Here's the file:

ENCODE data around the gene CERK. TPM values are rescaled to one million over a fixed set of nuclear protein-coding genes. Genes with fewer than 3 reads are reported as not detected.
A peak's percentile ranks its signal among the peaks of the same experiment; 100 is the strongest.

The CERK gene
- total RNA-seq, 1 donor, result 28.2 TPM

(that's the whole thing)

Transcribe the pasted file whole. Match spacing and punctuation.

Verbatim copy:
ENCODE data around the gene CERK. TPM values are rescaled to one million over a fixed set of nuclear protein-coding genes. Genes with fewer than 3 reads are reported as not detected.
A peak's percentile ranks its signal among the peaks of the same experiment; 100 is the strongest.

The CERK gene
- total RNA-seq, 1 donor, result 28.2 TPM